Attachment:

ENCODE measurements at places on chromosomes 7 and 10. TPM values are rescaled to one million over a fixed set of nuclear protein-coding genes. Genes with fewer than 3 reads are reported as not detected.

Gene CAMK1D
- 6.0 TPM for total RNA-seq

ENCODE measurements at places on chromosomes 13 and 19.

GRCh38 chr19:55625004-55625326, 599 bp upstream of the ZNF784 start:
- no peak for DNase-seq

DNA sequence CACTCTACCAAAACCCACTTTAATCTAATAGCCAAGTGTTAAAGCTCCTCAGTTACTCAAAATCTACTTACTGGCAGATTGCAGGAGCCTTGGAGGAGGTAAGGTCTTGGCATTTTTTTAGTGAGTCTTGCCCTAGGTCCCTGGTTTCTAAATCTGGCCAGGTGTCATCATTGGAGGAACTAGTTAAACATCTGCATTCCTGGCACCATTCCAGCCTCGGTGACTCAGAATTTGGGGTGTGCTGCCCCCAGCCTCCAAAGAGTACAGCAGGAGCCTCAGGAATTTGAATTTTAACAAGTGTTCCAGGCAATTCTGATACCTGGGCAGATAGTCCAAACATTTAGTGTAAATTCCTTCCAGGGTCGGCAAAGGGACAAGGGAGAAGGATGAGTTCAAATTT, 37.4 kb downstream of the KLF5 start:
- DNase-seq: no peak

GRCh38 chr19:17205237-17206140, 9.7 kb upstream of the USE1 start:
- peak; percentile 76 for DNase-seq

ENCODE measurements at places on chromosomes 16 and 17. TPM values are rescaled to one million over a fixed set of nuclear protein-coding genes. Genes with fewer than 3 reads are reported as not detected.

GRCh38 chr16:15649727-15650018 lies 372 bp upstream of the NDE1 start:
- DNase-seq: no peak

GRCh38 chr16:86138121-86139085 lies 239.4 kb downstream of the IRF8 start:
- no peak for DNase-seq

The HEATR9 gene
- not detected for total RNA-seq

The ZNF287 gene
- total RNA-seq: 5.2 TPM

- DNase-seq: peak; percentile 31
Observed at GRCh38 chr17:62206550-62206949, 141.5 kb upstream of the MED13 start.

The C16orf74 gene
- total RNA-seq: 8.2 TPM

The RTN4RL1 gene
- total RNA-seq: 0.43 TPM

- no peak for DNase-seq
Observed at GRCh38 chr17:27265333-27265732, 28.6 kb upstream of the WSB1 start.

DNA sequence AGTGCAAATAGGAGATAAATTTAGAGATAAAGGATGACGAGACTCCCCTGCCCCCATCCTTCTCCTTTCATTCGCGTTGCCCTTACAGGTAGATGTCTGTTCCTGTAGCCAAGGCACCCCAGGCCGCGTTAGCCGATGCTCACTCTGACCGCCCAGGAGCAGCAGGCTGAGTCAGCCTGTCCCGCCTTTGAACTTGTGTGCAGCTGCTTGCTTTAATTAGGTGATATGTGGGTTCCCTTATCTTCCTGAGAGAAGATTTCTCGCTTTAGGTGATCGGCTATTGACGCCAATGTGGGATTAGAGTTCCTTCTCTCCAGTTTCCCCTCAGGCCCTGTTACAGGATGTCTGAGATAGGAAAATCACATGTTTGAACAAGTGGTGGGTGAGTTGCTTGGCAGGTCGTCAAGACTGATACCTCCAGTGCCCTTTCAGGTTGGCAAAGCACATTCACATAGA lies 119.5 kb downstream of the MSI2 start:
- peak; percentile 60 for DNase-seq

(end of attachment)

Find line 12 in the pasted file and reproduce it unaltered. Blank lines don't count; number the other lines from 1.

GRCh38 chr16:15649727-15650018 lies 372 bp upstream of the NDE1 start: